Sunday, 1 March 2020

Viva a vida cubano latino, Pork Pibil Riblets south of the border down mexico way

Ostensibly it is not one of nature's great beauties : a pockled, blotchy thick skin encasing a pale, seedy yellow pulp.
The beauty however of a Seville orange (naranja agria)is that it is every bit as appealing as a lemon or a lime, but with a spicy, flowery fragrance like no other citrus fruit can provide. It can adapt to a wide range of cuisines, from savoury to sweet, while at the same time perking them up with an exotic, fruity tang.
While it may seem a surprise to us Europeans, but the sour orange has been used for generations in Latin America and the Caribbean in mojo, the thin cooking sauce of sour orange juice, oil and garlic that is prized for marinating pork but also makes its way into dishes from salad dressings, ceviches and escabeche.Mojo is to Cuba what salsa is to Mexico.
Our restaurateur friends were on holiday in Cuba earlier this year and my curiosity got the better of me. I wanted to see what they might have been eating,and what inspiration they might return with that we would sample on future menus.I have dabbled with many tasty dishes while being on holiday myself.Some have remained culinary romances but many have returned with me and been added to my repertoire.Alfredo, Jansson,Reuben and Victor to name but a few.
 I googled Cuban food and a dish jumped out and took my fancy, Costillitas de cerdo Cubanas (baby pork ribs cooked in a sour orange sauce).Now as you well know I am a curious cook and I like to play with my foods! Food ingredients,that is.It came at just the right time of year too.
What a great idea I thought for using up some of those Seville oranges still left on our tree.Researching further how Latin America uses the bitter orange in their cooking I moved south, down Mexico way, to find an embroidered version of the original cuban adobo style.Pork Pibil Riblets (Costillitass de Cerdo al Pibil) conchinita pibil.Well my plan was now focussed to give Seville orange juice a try,as a marinade for pork using this quintessential Latin Amercan cooking method.
 Pibil, a Mayan word that means buried or cooked underground, is a word describing a popular dish found in restaurants and in homes all over Mexico’s Yucatan Peninsula.
Pibil (pronounced PEE-beel) is a cooking technique that involves wrapping pork (or another meat) in banana leaves, marinating it in sour orange and achiote—a sweet, slightly peppery red sauce made from annatto seed, a plant found in the tropics—and baking it in a hand-dug barbecue pit in the ground for several hours. The meat becomes beautifully tender, with a subtle smoky flavour.
You may find, like me, that you dont have access to banana leaves and that you aren't up to digging a pit in your backyard and lining it with stones to cook your Cochinita Pibil. So worry no more, for the likes of us there is a solution at hand for both these dilemmas.
 Here is an excellent recipe that focuses on the spices and slow-cooking of the pork without using the traditional pit.If you get the herbs and spices right, the banana leaf wrapper will not be a big deal. I don't think the banana leaves do much, if anything, for flavour. It seems to be more for the steaming process. So my suggestion is using parchment paper and aluminium foil to get good results.I initially thought foil, but then was concerned the acids would react with the aluminium during the long cooking time, so my solution was to double wrap first in parchment paper and then in foil. You'll often see this dish garnished with pickled pink onions.Here is the pickled red onion link on my blog.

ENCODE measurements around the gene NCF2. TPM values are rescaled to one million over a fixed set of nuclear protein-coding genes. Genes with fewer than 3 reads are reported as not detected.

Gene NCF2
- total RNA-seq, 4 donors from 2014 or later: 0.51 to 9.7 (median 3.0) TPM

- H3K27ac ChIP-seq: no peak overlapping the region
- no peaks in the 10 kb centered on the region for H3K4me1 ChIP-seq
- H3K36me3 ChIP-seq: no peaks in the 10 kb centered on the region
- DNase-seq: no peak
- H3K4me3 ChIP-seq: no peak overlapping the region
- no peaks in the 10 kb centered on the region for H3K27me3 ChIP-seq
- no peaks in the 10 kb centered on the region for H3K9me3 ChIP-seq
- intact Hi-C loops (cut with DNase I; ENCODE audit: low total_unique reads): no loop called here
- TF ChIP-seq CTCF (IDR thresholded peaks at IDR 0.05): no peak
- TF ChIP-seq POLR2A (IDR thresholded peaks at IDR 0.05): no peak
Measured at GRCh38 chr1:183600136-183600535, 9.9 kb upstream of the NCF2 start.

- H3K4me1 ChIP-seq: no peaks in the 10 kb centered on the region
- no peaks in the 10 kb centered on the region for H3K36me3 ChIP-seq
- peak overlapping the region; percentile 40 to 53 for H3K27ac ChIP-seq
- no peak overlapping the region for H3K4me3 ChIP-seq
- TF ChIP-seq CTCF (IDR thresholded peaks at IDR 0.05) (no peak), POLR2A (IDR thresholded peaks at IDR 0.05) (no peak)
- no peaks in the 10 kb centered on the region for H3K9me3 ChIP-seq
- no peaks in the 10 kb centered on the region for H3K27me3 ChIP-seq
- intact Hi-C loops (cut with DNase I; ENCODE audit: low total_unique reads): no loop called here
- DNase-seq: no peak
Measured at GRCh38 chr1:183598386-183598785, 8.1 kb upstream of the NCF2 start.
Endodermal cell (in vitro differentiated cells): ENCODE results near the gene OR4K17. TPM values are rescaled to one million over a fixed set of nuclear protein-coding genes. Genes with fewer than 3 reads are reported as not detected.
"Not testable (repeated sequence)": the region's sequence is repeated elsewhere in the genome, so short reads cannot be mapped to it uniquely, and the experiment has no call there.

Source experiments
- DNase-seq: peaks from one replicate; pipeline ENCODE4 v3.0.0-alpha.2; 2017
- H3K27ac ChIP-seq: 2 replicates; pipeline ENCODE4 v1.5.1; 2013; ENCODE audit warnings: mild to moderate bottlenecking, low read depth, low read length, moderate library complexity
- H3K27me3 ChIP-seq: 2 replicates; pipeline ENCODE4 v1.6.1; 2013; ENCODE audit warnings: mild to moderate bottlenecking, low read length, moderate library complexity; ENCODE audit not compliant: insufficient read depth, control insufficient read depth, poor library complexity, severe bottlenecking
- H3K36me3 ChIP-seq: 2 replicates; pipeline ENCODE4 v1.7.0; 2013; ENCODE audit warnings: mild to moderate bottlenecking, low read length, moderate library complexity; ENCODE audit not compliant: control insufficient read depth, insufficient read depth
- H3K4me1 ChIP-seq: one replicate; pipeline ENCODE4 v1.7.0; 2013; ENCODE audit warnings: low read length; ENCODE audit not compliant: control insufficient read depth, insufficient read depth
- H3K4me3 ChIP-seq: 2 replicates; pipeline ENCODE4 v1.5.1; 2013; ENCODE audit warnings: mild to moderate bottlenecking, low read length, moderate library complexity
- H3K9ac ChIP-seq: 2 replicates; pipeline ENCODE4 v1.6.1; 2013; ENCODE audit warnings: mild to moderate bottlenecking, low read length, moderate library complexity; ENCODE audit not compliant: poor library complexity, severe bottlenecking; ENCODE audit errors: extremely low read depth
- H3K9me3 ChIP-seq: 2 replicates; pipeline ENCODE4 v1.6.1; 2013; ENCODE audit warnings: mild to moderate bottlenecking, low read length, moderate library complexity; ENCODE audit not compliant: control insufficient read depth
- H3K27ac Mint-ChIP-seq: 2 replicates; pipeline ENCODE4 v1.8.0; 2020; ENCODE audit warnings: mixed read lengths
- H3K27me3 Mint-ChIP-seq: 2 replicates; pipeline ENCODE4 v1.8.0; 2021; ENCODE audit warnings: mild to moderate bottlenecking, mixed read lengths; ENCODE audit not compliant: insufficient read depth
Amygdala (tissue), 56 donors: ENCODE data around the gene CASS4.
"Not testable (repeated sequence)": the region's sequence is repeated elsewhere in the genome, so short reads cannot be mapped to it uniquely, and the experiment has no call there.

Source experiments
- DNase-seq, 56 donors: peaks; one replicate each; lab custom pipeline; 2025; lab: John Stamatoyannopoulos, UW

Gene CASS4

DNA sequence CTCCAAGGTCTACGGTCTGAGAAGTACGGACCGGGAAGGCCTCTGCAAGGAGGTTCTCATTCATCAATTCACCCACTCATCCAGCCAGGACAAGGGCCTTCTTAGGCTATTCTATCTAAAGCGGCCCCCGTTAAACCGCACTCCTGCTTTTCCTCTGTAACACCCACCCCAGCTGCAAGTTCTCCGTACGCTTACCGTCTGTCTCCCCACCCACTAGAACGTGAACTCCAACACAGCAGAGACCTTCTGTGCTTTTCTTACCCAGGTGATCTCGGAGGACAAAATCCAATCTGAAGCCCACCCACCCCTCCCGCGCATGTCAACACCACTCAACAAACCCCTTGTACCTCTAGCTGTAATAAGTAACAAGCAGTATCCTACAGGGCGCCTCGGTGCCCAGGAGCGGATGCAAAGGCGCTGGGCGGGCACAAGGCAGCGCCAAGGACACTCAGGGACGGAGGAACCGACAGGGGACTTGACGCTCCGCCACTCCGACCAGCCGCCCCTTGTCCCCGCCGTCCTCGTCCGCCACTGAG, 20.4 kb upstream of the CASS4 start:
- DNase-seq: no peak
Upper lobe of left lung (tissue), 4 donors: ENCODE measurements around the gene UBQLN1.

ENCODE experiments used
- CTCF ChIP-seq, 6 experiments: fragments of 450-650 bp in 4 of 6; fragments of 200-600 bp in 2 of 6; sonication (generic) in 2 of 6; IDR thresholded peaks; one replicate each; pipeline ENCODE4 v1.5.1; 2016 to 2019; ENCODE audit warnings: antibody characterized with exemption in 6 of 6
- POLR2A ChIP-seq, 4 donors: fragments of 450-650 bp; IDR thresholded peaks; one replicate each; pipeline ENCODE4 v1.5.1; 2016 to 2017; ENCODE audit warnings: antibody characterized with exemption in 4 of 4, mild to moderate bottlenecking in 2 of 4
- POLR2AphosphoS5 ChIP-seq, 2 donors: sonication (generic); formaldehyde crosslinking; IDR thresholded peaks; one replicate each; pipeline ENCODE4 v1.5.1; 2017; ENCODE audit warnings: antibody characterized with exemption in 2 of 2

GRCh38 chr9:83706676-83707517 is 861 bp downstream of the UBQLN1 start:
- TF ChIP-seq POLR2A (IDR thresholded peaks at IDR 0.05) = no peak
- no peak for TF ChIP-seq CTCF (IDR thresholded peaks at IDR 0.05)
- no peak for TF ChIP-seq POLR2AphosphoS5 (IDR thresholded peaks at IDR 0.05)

Mexican roast potatoes

1.5kg (31/2 pounds) back baby pork ribs
Coarse sea salt or kosher salt
Fresh cracked pepper
Granulated garlic powder

For Pibil Marinade(recado)

11/2 cups Seville orange juice

11/2 oz (50g) achiote paste*  
3 cloves garlic
1/2 tsp cumin
1/2 tsp oregano
1/2 tsp pepper
1/4 tsp cloves
1/4 tsp coriander
1/4 tsp cinnamon
1/3 tsp piri piri flakes
Flor de sal to taste
parchment paper
kitchen foil
water
Season the pork lightly with salt, pepper and garlic powder. Set aside.
In the blender, combine the Seville orange juice and the remaining ingredients for the pibil recado. Blend on high until very smooth. Set aside.
Put awire rack in the bottom of a roasting tin Line a large roasting pan with a double layer of foil followed by sheets of parchment paper overlapping in a criss cross way and large enough to allow wrapping the ribs up in a tight parcel.
Add 2 cups of water to the bottom of pan.
Place the pork riblets on top of the parchment. Pour the pibil recado over the riblets, making sure they are evenly coated. Cover tightly with the parchment and tie tightly with string, then bring the foil up to wrap around the parchment and pull together tightlyRoast in a preheated 180C oven for 3 1/2 hours or until riblets are very tender. Check for water level after 2 hours.
Once pork is tender, unwrap the parcel, leaving it in the roasting pan. Place back in over for 25-30 minutes to further brown and caramelize the riblets.Serve with Mexican rice or Mexican roast potatoes and the pickled onions.
* Also known as recado rojo, this Latin ingredient is used in Mexican and Belizean cuisines, especially of Yucatán and Oaxaca. It gets its red-orange color from the seeds of the achiote tree, which is native to tropical regions in Mexico and Brazil.
If you can't find it in the shops or online, use this easy recipe to make your own stand-in spice blend at home.
2 teaspoons paprika
½ tablespoon white vinegar
¼ teaspoon dried oregano
1 small garlic clove, minced
⅛ teaspoon ground cumin

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